The government rolled out The Coronavirus Aid, Relief, and Economic Security (CARES) Act in the recent stock market downturn, which allows retirement account owners to take withdrawals for emergency costs related to the pandemic and partially delays the tax consequences. To be eligible, you must meet one of the following criteria:
- You tested positive for COVID-19.
- You have a spouse or a dependent who tested positive for COVID-19.
- You have experienced adverse financial consequences as a result of being quarantined, laid off, reduced work hours, unable to work or furloughed.
If you meet one of these requirements, you are eligible to take emergency withdrawals from your retirement account in any amount up to $100,000 from a 401(k), IRA or a similar type of retirement account until December 31, 2020, without being charged the usual 10% early withdrawal penalty.
The CARES Act also allows account owners to spread the income tax due as a result of these withdrawals over a three-year period, beginning in the year the distribution is taken. Account owners can choose to pay all of the income tax on the distribution in the first year, if so desired. This will would make sense for those in which 2020 ends up being a low-income year.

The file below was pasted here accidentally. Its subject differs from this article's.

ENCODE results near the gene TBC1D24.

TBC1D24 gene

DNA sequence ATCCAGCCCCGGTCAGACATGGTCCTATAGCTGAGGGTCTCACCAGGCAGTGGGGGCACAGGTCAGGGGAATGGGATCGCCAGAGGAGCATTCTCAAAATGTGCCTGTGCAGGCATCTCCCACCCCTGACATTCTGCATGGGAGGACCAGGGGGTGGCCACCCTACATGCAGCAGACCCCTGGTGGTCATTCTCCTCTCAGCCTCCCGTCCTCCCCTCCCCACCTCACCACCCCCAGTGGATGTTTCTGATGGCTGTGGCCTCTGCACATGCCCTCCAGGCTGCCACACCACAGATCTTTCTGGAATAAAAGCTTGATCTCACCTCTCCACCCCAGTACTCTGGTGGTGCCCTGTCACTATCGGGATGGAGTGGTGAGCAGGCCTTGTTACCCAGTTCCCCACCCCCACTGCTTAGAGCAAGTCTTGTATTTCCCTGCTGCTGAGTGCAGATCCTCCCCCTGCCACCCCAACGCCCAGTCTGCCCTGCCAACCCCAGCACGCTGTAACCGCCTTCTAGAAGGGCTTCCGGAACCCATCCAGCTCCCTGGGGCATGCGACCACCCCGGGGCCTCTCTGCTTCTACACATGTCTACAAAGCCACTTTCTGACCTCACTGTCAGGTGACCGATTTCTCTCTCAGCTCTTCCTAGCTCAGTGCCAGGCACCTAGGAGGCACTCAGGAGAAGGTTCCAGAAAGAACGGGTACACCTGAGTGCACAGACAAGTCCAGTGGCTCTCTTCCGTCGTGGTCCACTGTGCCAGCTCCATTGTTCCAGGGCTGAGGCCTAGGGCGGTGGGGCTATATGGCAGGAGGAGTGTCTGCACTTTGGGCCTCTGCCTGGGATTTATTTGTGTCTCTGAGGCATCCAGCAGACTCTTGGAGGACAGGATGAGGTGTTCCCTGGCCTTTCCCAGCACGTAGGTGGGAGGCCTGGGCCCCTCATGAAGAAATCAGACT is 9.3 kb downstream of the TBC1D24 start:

REQUIRED MINIMUM DISTRIBUTIONS (RMDs)
Retirement account owners are usually required to take distributions from their retirement accounts each year after age 70.5, also known as Required Minimum Distributions (RMD), but the CARES Act has now increased this age to 72. If you turned age 70.5 in 2019 and owe an RMD by April 1, 2020, the CARES Act allows the account owners to skip your 2019 RMD if it was your first year and you had not yet made an RMD by this date. If you already took an RMD for 2019 in 2020, then within 60 days of the distribution, you can do a rollover to an IRA account and not have it treated as a taxable distribution if it is a direct rollover from a 401(k) account. If the 60-day deadline for a rollover contribution falls between April 1 and July 14, you have until July 15, 2020, to put the funds in a retirement account.
The CARES Act also allows retirees to skip required minimum distributions in 2020 from a 401(k), IRA, 403(b), 457(b) and inherited IRA account, which saves retirees from making distributions from their retirement accounts when the stock market is low, possibly withdrawing from a depleted account and pushing it to an investment loss. Distributions from traditional 401(k)s and IRAs are taxed as ordinary income. If a retiree does not need to make any distributions in order to maintain a standard of living, it is highly recommended to postpone making any distributions in 2020 and defer paying income taxes on these retirement savings.
As always, the professionals at Harris CPAs are here to help you navigate these new benefits, and other aspects of the CARES Act.
By Melissa Liu, Harris CPAs
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